Michael Clifford: The ethics were a case of ‘if you can get away with it, go for it’

At the rate we’re going, there will soon be a false breath test for every man, woman, and child in the country.

Yesterday, we learned the number of falsified tests is probably around 400,000 more than the 1.5m we were told in September. Six months earlier, it was just 1m.

Whenever somebody roots around within An Garda Síochána, more falsification, lies, and incredible excuses keep tumbling out.

The latest report, by the Policing Authority, is the most damning. It apportions blame at all levels within the force and comes to the conclusion we mightn’t even know the half of it.

“The precise extent of the discrepancy will probably never be known, and in any case the core issue is the fact that such a large discrepancy occurred and developed over a lengthy period before it was noticed,” states the report by Crowe Horwath.

There is little to no chance anybody will have to answer for what can be attributed to our old friends “systemic failure” and “culture”. To audit every call made in relation to breath tests in the force would take 21 years.

Can we identify any cogent reasons why a police force, tasked with upholding the law and maintaining order, could be involved in such widespread deception?

The report does point to pressure from above in the organisation. The pressure was to “feed the beast” to keep numbers looking good.

“No division wanted to be ‘bottom of the league’ and there was often a degree of competition and rivalry between the divisions,” says the report. So one guy looks across the divisional border and sees his competitor’s figures show he’s been breath-testing to beat the band, and he says, ‘By golly, I better get cracking on my falsifications’?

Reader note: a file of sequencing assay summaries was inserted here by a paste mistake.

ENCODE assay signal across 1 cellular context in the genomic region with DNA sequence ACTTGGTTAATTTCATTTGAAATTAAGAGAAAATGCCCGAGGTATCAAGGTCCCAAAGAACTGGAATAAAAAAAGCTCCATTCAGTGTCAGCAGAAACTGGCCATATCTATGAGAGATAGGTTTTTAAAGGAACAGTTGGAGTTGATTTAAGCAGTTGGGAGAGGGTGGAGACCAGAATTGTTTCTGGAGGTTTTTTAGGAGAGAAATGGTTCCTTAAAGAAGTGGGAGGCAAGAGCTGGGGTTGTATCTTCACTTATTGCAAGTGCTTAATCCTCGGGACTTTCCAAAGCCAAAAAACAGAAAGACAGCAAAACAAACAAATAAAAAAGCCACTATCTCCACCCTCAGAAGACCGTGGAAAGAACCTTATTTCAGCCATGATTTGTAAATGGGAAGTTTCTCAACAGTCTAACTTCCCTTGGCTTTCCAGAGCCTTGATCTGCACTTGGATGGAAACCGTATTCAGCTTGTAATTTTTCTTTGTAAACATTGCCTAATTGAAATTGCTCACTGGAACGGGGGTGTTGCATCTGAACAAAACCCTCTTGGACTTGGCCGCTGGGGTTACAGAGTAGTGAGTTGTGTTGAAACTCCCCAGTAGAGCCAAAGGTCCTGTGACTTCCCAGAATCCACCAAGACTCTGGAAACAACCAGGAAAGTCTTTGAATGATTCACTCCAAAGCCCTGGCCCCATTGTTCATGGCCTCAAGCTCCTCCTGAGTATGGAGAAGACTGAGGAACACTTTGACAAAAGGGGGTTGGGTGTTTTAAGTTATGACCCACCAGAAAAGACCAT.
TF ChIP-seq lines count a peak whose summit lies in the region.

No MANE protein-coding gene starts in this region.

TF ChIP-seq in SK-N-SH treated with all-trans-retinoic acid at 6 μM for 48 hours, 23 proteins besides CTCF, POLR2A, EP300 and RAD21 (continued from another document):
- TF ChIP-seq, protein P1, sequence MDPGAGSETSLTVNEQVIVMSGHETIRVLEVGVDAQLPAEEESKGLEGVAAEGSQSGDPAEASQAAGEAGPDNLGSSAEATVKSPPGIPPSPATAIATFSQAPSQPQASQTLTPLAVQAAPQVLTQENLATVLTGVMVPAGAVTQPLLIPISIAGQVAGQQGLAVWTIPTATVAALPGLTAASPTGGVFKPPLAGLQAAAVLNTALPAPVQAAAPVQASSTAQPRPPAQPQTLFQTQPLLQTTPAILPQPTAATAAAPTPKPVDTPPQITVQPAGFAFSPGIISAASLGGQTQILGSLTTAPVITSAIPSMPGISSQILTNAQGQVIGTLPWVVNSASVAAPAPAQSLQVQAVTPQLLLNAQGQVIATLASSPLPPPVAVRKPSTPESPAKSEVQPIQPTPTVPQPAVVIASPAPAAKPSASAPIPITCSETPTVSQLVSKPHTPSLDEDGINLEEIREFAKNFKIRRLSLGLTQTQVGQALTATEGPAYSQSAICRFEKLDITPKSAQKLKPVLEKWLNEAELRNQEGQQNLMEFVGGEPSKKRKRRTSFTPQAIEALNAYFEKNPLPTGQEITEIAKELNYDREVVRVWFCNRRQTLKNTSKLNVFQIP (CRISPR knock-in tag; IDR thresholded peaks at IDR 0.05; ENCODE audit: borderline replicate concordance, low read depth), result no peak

Except, of course, nobody gave explicit instructions to falsify. That would be breaking the law, and, more importantly, leaving a trail.

No questions were asked about crazy numbers being returned. No curiosity was deployed in wondering how so many tests could be
completed by so few cops in so little time.

The report highlights an issue which first appeared in the Irish Examiner last March but was denied by Garda management. A retired garda pointed out that checkpoints that were never set up were also recorded.

After his story appeared in the Irish Examiner, Clare Daly put the issue of false checkpoints to senior management at an Oireachtas justice committee meeting, but was told there was no evidence to that effect.

Funnily enough, Crowe Horwath was able to find the evidence and reported that checkpoints that were not set up were
recorded as valid.

Yesterday, the chair of the Policing Authority, Josephine Feehily, pointed out that one of the problems was that members did not appreciate the value of breath-test checkpoints in acting as a deterrent.

“There was no appreciation that there was a reason for collecting the data,” she said.

If that is so, the problems around basic communication within the force are of a different order than ever imagined.

Ms Feehily also touched on the notion of ethics as applied to the national police force. “A lot of what happened here is what you do when nobody is looking.”

The observation is frightening, and grounded in the evidence that has emerged about ethics within the force over recent years.

Put simply, the ethics applied appear to centre on the idea that if you can get away with it, go for it. In such a milieu, is it any wonder that An Garda Síochána has been limping from crisis to crisis at a time when it’s no longer possible to keep all the bad stuff buried.



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